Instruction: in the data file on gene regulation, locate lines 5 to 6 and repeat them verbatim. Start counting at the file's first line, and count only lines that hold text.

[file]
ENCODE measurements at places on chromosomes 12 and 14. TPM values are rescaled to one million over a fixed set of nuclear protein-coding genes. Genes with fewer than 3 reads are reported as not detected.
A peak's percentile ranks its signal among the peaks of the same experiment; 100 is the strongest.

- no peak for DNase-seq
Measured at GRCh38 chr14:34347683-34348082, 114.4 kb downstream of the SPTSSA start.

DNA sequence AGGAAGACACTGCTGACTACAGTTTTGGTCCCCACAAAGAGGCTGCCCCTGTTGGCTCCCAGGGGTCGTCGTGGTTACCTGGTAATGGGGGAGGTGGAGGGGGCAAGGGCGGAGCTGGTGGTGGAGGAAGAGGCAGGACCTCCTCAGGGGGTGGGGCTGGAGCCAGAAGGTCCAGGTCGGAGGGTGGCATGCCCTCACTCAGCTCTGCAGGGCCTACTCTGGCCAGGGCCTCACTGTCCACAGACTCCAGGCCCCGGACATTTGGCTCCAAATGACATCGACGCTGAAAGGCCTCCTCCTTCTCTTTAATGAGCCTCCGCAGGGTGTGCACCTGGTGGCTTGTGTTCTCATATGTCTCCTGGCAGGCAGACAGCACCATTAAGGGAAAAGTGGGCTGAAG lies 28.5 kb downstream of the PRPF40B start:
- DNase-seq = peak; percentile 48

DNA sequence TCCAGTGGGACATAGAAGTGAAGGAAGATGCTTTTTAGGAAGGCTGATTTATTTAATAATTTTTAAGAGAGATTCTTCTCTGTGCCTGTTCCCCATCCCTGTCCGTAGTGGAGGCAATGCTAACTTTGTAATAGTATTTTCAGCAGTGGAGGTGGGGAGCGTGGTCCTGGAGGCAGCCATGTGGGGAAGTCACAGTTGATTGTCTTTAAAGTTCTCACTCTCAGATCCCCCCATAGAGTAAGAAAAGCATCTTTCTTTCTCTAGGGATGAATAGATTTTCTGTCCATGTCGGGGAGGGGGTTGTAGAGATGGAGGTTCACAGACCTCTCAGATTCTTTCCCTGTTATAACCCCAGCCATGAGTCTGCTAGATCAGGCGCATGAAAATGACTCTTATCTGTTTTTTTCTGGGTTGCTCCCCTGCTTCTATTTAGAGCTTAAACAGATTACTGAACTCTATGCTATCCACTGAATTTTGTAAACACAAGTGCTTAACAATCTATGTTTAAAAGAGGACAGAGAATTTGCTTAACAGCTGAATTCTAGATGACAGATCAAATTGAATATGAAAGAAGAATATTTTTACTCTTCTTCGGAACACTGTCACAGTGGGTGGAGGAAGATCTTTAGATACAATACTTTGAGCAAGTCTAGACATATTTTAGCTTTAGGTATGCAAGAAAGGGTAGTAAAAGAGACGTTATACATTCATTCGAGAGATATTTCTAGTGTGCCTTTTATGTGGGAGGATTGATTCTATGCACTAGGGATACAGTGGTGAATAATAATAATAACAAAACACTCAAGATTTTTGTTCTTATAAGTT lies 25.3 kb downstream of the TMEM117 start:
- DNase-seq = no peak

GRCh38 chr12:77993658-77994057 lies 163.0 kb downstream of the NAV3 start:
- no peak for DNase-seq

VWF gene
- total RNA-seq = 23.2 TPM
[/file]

DNA sequence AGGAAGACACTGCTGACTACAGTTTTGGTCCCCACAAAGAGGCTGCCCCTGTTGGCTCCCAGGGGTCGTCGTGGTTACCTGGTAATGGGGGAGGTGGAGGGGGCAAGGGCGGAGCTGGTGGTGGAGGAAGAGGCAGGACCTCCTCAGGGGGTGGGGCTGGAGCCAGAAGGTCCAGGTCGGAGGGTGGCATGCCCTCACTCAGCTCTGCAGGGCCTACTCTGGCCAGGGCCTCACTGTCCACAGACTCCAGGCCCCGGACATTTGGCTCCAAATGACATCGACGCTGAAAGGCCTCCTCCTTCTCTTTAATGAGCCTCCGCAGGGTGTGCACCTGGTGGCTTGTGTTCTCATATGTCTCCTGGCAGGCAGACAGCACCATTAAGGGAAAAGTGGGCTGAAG lies 28.5 kb downstream of the PRPF40B start:
- DNase-seq = peak; percentile 48